Yes, you are right. (i) is true but (ii) is false. But (ii) is true if A^TA is replaced by AA^T, so maybe it's a typo? I don't understand what "the optimization problem" has to do with this, or are the other parts of the proposition about this?

P: 8

## Solving for a Surjective Matrix

 Quote by Landau Yes, you are right. (i) is true but (ii) is false. But (ii) is true if A^TA is replaced by AA^T, so maybe it's a typo? I don't understand what "the optimization problem" has to do with this, or are the other parts of the proposition about this?
The full Proposition is as follows:

Assume that the (n-by-k) matrix, $$A$$, is surjective as a mapping,

$$A:\mathbb{R}^{k}\rightarrow \mathbb{R}^{n}$$.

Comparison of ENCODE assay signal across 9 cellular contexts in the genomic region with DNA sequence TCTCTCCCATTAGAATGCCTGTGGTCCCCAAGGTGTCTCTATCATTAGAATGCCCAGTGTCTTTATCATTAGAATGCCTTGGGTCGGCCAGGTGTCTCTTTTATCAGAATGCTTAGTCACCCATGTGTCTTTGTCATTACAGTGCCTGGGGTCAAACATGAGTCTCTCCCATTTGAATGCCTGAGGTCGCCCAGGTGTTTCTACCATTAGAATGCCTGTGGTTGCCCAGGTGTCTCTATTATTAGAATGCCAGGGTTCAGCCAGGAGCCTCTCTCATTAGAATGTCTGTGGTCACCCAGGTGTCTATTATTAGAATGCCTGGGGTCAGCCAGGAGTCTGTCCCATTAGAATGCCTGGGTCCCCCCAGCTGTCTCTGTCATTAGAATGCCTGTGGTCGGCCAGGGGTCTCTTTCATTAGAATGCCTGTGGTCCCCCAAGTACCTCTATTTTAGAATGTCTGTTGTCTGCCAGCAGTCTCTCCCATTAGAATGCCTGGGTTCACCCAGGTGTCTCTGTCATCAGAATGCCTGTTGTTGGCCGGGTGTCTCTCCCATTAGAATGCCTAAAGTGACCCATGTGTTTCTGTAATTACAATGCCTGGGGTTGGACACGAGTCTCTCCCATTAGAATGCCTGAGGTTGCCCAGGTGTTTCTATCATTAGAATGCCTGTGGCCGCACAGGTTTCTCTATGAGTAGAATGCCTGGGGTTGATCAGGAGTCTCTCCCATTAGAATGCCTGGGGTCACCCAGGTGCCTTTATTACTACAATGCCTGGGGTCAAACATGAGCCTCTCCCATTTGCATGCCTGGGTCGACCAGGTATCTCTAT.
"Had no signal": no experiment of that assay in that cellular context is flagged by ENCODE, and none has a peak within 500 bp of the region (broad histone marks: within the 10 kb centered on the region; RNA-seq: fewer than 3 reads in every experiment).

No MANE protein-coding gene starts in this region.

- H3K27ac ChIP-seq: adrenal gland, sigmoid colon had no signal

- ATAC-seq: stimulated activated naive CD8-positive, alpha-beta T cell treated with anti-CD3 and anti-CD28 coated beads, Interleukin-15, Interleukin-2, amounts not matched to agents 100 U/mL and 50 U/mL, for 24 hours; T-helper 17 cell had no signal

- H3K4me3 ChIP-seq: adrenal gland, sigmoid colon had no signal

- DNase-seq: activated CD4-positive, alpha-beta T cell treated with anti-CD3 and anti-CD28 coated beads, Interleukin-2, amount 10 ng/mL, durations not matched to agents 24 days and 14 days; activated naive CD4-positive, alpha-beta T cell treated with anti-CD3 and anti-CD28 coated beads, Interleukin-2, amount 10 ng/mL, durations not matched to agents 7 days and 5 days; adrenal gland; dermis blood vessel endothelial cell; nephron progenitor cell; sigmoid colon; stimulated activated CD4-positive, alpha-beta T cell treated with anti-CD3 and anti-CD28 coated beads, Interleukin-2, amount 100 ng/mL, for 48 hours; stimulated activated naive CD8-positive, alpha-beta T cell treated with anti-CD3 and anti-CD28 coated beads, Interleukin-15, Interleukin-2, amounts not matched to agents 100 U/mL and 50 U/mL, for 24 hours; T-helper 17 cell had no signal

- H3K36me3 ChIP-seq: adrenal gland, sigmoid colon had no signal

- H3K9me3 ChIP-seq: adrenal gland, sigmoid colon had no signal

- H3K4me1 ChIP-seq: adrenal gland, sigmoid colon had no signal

For any $$y \in \mathbb{R}^{n}$$, consider the optimization problem

$$min_{x \in \mathbb{R}^{k}}\left{\left||x|\right|^2\right}$$

such that $$Ax = y$$.

Then, the following hold:
(i) The transpose of $$A$$, call it $$A^{T}$$ is injective.
(ii) The matrix $$A^{T}A$$ is invertible.
(iii) The unique optimal solution of the minimum norm problem is given by
$$(A^TA)^{-1}A^Ty$$

I have a problem with point (ii), take as an example the (2-by-3) surjective matrix
$$A = \begin{pmatrix} 1 & 0 & 0\\ 0 & 1 & 0 \end{pmatrix}$$

$$A^{T}A$$ in this case is not invertible.
P: 8
 Quote by Landau Yes, you are right. (i) is true but (ii) is false. But (ii) is true if A^TA is replaced by AA^T, so maybe it's a typo?
I don't think it's a typo as he uses this result to carry some other analysis further. The crux of it is:

$$\sigma\lambda = \alpha - \bf{r}$$